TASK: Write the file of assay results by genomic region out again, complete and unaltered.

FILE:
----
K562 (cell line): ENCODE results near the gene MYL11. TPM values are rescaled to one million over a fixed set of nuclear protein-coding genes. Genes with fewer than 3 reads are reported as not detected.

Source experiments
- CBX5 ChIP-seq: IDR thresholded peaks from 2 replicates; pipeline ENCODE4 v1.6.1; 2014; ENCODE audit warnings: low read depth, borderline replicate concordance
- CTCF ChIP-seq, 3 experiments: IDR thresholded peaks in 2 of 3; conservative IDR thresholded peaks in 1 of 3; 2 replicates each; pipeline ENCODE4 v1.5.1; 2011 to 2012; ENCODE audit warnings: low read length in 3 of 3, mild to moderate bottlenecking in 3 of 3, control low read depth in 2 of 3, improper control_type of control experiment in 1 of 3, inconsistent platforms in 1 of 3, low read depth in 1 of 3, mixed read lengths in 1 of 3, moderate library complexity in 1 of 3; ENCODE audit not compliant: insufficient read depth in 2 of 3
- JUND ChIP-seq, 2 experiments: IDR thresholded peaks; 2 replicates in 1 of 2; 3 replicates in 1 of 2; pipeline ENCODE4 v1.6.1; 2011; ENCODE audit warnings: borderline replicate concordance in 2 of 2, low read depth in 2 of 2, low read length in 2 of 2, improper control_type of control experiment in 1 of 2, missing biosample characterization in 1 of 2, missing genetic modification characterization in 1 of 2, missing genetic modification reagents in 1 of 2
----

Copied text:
K562 (cell line): ENCODE results near the gene MYL11. TPM values are rescaled to one million over a fixed set of nuclear protein-coding genes. Genes with fewer than 3 reads are reported as not detected.

Source experiments
- CBX5 ChIP-seq: IDR thresholded peaks from 2 replicates; pipeline ENCODE4 v1.6.1; 2014; ENCODE audit warnings: low read depth, borderline replicate concordance
- CTCF ChIP-seq, 3 experiments: IDR thresholded peaks in 2 of 3; conservative IDR thresholded peaks in 1 of 3; 2 replicates each; pipeline ENCODE4 v1.5.1; 2011 to 2012; ENCODE audit warnings: low read length in 3 of 3, mild to moderate bottlenecking in 3 of 3, control low read depth in 2 of 3, improper control_type of control experiment in 1 of 3, inconsistent platforms in 1 of 3, low read depth in 1 of 3, mixed read lengths in 1 of 3, moderate library complexity in 1 of 3; ENCODE audit not compliant: insufficient read depth in 2 of 3
- JUND ChIP-seq, 2 experiments: IDR thresholded peaks; 2 replicates in 1 of 2; 3 replicates in 1 of 2; pipeline ENCODE4 v1.6.1; 2011; ENCODE audit warnings: borderline replicate concordance in 2 of 2, low read depth in 2 of 2, low read length in 2 of 2, improper control_type of control experiment in 1 of 2, missing biosample characterization in 1 of 2, missing genetic modification characterization in 1 of 2, missing genetic modification reagents in 1 of 2